Tuesday, November 30, 2021

Editor of shuttered Singapore news site could face jail after defamation verdict

Terry Xu was convicted of defaming Cabinet members over the publication of a letter on the site stating there was 'corruption at the highest echelons'.

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The editor of a shuttered Singaporean news website may face jail after being convicted on Friday of defaming government ministers over a letter published on the portal alleging corruption.

It is the latest case to fuel concerns about worsening press freedoms in tightly controlled Singapore, with authorities accused of using heavy-handed tactics to silence dissent.

The Online Citizen, which was often critical of authorities, had long been in the government’s crosshairs, and finally had its licence cancelled last month over a failure to declare funding sources.

On Friday, chief editor Terry Xu was convicted of defaming cabinet members over the publication of a letter on the site stating there was “corruption at the highest echelons”, according to court documents.

The 39-year-old, who will be sentenced next month, faces up to two years in jail and a fine for approving the publication in 2018.

The letter’s author, Daniel De Costa Augustin, was also convicted of defamation and breaking computer crime laws for sending the piece from another person’s email account without their consent.

The 38-year-old faces up to two years in jail for each count.

Prosecutors said the case was about whether people should be allowed to “utilise online platforms as an insidious means to launch baseless and unsubstantiated attacks against other persons”.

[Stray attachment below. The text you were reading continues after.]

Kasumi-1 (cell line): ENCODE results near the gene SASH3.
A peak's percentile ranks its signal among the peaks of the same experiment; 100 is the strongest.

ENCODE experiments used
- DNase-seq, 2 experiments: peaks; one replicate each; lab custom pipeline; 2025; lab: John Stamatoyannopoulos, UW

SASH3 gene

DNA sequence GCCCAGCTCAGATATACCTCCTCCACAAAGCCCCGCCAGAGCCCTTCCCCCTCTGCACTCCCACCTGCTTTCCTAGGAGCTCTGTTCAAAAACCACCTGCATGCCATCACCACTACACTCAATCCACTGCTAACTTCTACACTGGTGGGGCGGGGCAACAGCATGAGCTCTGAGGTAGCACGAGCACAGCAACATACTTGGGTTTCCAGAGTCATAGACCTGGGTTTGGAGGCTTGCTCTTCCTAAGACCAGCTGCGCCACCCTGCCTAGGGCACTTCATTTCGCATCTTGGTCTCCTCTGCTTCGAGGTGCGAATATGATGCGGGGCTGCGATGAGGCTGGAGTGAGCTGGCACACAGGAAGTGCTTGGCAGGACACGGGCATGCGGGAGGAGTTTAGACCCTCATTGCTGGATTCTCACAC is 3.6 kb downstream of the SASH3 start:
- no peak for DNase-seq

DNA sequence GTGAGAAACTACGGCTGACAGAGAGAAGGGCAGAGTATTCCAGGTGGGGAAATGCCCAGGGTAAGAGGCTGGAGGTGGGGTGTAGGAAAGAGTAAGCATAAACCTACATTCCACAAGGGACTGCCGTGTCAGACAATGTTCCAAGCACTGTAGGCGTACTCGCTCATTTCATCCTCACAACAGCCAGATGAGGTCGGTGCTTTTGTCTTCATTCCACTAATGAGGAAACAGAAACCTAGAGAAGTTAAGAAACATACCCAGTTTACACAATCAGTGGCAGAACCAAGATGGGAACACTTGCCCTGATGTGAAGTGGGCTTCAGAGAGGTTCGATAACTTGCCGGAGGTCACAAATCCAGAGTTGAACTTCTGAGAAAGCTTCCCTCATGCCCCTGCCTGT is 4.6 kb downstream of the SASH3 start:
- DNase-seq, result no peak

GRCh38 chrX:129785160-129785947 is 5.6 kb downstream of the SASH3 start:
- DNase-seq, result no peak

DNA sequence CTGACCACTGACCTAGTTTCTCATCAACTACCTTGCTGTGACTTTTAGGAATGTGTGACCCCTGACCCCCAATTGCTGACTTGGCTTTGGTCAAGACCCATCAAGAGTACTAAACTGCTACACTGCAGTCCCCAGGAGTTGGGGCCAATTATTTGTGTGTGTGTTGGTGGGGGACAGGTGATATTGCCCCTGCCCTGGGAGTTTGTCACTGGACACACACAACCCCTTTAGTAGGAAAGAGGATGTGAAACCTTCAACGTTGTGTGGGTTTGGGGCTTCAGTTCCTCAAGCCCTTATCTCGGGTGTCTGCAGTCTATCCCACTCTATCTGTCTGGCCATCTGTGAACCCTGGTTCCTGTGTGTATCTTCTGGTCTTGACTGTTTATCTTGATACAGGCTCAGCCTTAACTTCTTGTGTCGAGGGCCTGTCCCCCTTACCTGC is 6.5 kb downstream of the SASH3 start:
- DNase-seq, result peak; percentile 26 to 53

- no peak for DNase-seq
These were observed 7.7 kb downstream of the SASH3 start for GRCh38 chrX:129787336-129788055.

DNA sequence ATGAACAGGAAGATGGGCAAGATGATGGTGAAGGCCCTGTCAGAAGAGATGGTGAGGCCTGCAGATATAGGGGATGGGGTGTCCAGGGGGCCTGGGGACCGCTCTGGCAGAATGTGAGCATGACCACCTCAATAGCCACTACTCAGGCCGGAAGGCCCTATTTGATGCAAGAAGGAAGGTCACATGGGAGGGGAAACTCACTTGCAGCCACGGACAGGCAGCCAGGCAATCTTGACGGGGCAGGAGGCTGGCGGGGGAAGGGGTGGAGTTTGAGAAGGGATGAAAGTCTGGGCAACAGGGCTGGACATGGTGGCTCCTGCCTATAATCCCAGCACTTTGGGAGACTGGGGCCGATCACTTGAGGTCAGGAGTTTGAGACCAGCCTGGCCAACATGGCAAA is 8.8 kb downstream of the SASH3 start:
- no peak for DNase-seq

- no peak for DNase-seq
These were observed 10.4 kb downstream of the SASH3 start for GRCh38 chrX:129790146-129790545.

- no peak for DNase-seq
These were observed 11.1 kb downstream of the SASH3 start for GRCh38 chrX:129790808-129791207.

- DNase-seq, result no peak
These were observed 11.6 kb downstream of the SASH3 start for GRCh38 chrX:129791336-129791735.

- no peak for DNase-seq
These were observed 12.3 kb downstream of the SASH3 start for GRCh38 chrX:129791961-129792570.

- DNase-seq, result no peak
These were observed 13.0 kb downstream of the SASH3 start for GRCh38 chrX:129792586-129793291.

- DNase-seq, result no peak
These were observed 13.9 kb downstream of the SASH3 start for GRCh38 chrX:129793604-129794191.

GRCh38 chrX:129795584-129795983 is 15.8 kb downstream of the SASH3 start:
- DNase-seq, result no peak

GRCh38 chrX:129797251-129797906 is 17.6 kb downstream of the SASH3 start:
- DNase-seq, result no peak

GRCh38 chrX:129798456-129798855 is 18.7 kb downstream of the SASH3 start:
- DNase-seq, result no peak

“This case is not, and has never been, about freedom of speech or about the need to hold the government to account,” they said, according to the documents.

Xu had argued during the trial that the letter was not referring to individual members of the cabinet, local media reported.

He told AFP it was a “disappointing judgment by the court”, and that he intended to appeal.

Daniel Bastard, from media watchdog Reporters Without Borders, said the treatment of Xu “clearly constitutes persecution”.

The case “will inevitably send a terrible, chilling message to all other independent journalists in the city-state”, he told AFP.

In September, Xu lost a defamation suit against Prime Minister Lee Hsien Loong over an article carried by the site, and was ordered to pay substantial damages.

Singapore’s media sector is dominated by pro-government outlets.

The city-state ranks 160th out of 180 countries and territories in Reporters Without Borders’ World Press Freedom Index, where number one indicates the country with the greatest media freedoms.

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